At this year’s International Builders’ Show (IBS) in Las Vegas, there was one theme we saw popping up constantly, whether the breakout session was focused on business, marketing or technology: Customer Experience (CX). As a branding and digital agency, we’ve already seen CX take hold in other industries we serve, but this was the first time we’ve noticed it really driving the conversation within the homebuilder sector. So what does that mean you can expect as a developer or real estate professional in 2019?
A shift toward off-site construction
According to the U.S. Bureau of Labor Statistics, the home building industry is 3x less productive than other non-farming industries. Take a look at the example below of how the automobile industry’s evolution in off-site productivity compares to that of the housing industry.
The difference is striking. While car manufacturers have optimized their capabilities in building efficiency, home builders, for the most part, have essentially stuck to the same methods and models they’ve been using since in 1877.
According to Sam Rashkin, Department of Energy Chief Architect and past ENERGY STAR Director of New Homes, the largest disruptions in any industry have happened when ownership is removed from the picture. Airbnb, for example, caused a big disruption in the hotel industry by removing the need for travelers to pay for an expensive room while on vacation. And Uber’s colossal impact on society is still being felt as they have almost completely eliminated the need to hail a taxi. So how can builders follow suit?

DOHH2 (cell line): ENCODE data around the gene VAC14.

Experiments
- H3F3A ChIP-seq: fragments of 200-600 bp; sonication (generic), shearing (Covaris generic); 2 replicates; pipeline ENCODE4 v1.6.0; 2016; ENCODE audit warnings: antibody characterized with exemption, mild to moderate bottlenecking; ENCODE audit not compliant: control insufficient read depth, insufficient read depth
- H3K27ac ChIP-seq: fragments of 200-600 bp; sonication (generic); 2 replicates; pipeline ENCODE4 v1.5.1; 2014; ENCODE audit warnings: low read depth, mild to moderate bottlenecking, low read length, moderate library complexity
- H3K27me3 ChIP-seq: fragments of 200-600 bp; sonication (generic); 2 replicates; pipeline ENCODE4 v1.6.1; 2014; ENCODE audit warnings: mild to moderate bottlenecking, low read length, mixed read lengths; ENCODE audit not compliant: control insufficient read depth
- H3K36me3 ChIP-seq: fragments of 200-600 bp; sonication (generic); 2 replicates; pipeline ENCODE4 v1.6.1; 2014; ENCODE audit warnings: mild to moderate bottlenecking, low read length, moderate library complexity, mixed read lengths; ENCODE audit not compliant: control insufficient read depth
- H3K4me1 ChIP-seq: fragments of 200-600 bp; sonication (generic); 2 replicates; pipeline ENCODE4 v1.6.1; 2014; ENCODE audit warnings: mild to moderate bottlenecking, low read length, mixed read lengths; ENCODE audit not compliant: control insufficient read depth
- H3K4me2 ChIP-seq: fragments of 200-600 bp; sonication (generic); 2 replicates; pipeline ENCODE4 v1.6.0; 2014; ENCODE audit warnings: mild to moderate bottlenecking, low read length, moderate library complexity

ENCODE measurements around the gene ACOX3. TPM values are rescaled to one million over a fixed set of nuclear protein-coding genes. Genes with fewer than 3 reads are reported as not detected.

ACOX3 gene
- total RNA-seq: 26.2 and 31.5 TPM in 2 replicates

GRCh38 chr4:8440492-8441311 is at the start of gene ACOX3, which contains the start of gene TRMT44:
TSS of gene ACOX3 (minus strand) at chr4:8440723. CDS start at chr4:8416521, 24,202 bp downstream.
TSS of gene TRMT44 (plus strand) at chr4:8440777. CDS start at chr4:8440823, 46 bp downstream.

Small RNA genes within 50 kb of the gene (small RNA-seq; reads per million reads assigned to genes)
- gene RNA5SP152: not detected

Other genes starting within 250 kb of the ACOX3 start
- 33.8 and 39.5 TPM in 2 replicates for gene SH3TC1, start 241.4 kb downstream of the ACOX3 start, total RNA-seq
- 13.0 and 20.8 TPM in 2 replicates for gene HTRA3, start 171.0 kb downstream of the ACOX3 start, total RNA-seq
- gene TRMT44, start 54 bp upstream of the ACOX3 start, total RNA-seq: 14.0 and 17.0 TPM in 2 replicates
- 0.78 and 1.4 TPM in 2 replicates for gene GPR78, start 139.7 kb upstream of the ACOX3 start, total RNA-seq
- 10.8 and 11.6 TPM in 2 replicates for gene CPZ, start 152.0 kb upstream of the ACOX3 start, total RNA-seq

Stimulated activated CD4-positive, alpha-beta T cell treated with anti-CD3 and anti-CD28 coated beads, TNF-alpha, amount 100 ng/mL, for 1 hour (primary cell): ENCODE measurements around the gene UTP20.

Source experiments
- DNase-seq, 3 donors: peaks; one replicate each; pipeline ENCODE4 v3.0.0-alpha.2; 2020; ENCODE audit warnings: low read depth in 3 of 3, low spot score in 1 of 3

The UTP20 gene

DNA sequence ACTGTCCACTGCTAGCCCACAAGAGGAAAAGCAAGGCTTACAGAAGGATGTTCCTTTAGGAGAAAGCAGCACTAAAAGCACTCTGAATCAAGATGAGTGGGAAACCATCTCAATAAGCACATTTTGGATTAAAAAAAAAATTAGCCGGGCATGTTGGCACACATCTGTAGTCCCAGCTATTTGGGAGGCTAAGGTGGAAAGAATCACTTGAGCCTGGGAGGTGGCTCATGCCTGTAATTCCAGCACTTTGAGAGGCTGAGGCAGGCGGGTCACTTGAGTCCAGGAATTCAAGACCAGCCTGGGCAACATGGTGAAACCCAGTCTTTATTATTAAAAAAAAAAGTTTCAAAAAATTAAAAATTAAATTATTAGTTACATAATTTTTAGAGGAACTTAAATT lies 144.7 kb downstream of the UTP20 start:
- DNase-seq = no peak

Imagine a world in which the early stages of construction were moved off-site. What if home builders gave their customers the ability to construct a home online for delivery in a matter of weeks? This type of construction could introduce a new way to experience and envision a new home.
A demand for more immersive online shopping experiences
Want to hear a scary statistic? According to a study done by Builder’s Digital Experience (BDX), only a third of online community listings include a video tour. And on top of that, studies show that half of community listings have less than 10 images, the majority of which feature “lifestyle” photos completely unrelated to the properties or communities being marketed.
In today’s digital age, it’s imperative to have a robust online presence that not only clearly depicts your product, but reflects the values and differentiators of your company. Instead of telling prospects what a neighborhood will look like 10 years from now, show them. Virtual tours and interactive site maps are a sure-fire way to help customers fall in love with your product and visualize their future within your community. This year, we’ll start to see builders rely more and more on interior renderings, surface site plans, and custom photography (instead of stock) to create an emotional connection with online shoppers as they browse for a home.
Customizing the experience for different prospects
For some of the most common types of prospects, buying a home represents a new phase of their lives, which presents huge opportunities for marketers. As you develop your marketing and outreach approach, consider the mindset of your different buyers.
• Empty nesters, aged 55 years or older, are the most qualified to buy a home and often prioritize the needs of their children and grandchildren.
• Millennials, aged 23 to 38, are the most hesitant to buy a home and are more focused on spending their money on experiences over things. They seek out neighborhoods that foster a sense of community and offer regularly scheduled activities.
• Digital Natives, aged 18 to 22, have most recently graduated from college and value ownership and savings. Home buying is on their minds, even if the act of procuring one may be further down the line.
All in all? The future of real estate marketing is more exciting and digitally-focused than ever before. We can’t wait to see what’s in store next year!